Just last week I went out very early on Saturday morning, everyone else was still in bed. When I got home I went to get myself something to eat and put a few ingredients on the kitchen side before getting distracted and walking away. When I came back Alysia had taken the initiative to begin cooking me some lunch, she also worked out what I would be having and had collected the remaining needed items. I hadn’t said a word to her about this, she worked it all out on her own and simply wanted to help me! Cooking is something Alysia is now very adept at, this has come from years of ‘doing it together’. We do still use cooking as one of our main ways of spending time together, as well as girly shopping trips, family meals, movie nights and the occasional family game evenings – anything from bowling to playing cards. These always were, and continue to be, backdrops to build our relationship around; it’s never been about the task. This is actually a very important lesson RDI taught me that I treasure and use with all three of my children. These things are not unique, small but significant changes are happening constantly. Little ‘WOW’ moments are part of our everyday lives.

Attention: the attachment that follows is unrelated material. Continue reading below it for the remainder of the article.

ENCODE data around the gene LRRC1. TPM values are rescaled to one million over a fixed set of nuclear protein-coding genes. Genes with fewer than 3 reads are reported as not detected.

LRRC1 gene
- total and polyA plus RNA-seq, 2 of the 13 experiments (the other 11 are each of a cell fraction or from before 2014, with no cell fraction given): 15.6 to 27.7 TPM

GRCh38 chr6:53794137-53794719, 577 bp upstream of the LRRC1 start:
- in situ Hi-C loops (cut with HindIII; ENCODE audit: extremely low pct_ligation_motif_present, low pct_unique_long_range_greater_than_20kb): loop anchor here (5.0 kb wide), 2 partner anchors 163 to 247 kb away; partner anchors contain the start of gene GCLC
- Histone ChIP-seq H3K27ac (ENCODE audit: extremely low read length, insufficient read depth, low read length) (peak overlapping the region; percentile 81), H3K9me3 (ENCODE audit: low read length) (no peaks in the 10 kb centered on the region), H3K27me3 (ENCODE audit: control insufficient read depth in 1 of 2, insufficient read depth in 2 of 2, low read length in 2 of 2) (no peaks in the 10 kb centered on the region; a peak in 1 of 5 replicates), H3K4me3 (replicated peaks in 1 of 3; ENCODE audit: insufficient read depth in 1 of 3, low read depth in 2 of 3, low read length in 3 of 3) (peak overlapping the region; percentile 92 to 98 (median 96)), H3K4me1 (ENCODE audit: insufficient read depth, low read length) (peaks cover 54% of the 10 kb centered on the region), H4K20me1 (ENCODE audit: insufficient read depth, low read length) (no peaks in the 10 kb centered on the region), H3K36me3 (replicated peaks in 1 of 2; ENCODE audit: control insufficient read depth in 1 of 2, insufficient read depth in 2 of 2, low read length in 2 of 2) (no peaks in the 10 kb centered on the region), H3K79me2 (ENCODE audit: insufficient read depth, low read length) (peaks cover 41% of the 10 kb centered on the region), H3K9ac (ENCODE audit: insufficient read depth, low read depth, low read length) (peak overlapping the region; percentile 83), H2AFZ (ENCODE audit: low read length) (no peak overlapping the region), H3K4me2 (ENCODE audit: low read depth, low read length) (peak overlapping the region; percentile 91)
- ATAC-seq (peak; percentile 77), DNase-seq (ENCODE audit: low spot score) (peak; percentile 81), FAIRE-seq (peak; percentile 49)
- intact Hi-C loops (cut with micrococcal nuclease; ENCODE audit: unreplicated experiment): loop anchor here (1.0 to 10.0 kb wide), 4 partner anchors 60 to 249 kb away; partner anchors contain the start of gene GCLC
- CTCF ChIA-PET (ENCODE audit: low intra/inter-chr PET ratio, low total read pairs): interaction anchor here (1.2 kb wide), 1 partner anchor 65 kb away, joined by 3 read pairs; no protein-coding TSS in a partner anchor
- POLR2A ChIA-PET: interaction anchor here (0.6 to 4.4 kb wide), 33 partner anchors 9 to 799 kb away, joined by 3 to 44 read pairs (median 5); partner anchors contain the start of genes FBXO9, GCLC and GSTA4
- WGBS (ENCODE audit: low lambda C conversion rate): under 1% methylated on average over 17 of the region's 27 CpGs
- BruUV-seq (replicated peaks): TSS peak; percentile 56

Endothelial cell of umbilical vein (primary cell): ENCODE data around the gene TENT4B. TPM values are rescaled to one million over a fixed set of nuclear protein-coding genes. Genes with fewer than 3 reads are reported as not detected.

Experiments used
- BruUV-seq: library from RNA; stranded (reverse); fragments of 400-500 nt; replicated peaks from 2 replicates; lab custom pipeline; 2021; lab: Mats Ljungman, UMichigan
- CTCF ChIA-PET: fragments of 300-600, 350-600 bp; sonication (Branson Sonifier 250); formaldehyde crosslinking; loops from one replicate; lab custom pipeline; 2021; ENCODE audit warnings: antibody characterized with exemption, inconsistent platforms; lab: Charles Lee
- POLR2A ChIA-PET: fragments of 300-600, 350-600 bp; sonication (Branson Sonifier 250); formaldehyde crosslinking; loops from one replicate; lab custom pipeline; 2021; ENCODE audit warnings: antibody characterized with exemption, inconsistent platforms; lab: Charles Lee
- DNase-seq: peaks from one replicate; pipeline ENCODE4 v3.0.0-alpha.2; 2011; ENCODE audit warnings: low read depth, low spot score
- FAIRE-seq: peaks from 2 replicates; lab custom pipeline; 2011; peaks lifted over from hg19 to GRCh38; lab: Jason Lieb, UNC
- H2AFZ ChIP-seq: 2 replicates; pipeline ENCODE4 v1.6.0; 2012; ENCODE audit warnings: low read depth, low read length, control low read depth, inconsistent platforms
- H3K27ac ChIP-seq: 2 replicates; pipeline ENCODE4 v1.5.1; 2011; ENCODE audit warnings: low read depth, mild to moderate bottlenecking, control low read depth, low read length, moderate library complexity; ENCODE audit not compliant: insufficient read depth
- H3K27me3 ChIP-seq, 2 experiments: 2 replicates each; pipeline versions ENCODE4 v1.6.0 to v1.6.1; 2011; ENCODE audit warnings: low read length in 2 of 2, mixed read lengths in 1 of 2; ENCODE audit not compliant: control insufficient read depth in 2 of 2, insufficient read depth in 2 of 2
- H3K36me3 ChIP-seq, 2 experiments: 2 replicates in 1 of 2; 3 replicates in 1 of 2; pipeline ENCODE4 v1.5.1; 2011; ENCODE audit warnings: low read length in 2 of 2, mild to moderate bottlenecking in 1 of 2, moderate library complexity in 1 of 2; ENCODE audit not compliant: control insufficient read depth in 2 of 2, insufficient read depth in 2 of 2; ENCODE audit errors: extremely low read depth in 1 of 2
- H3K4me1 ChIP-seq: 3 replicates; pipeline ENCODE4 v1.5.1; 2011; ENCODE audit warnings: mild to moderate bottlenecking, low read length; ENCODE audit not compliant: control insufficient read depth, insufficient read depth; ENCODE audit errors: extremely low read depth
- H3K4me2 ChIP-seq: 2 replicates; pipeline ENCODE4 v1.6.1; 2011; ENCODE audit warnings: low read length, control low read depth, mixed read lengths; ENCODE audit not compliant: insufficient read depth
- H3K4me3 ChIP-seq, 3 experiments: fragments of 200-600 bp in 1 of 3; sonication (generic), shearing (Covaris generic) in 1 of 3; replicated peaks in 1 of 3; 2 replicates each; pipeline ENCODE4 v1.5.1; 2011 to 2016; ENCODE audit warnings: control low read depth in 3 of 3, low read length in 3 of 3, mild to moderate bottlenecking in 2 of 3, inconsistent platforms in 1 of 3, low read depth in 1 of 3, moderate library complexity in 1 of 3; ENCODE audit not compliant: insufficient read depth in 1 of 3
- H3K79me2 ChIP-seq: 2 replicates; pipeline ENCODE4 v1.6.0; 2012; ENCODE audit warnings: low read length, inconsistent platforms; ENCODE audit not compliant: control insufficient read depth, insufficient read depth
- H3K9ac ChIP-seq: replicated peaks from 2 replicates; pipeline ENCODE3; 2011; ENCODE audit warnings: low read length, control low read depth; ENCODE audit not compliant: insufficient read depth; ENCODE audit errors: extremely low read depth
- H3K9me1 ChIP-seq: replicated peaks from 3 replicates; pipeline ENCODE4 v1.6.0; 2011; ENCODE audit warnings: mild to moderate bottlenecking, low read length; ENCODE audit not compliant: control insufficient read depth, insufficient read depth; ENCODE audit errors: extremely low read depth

Alysia has grown so much due to RDI – evolving from the shy, withdrawn, prompt dependent, anxiety filled child to an independent, confident, increasingly less naïve, more socially aware young lady. I am convinced she would not be where she is now without RDI. We continue to work on RDI’s more advanced goals based on Dr Gutstein’s emerging ‘dynamic intelligence’ targets.
These are aimed at forward planning, decision-making based on both the known and unknown, along with more in-depth personal emotional influences – I’m working on these same goals for myself and am also seeing some real benefit. Many people have commented over the years that Alysia doesn’t exhibit ‘autistic traits’, but actually it’s just that her autism no longer holds her back from living and exploring life.
I’ll leave you with this picture… my middle child is doing an Art A Level and one of her projects is based around ‘autism’. She asked Alysia if she had to represent autism as a picture what would it be? Her quick response was ‘Sunshine’ said with a smile on her face!
Sharon Bradbrook-Armit is a veteran RDI parent and Certified Program Consultant based in the UK. You can reach her at firstname.lastname@example.org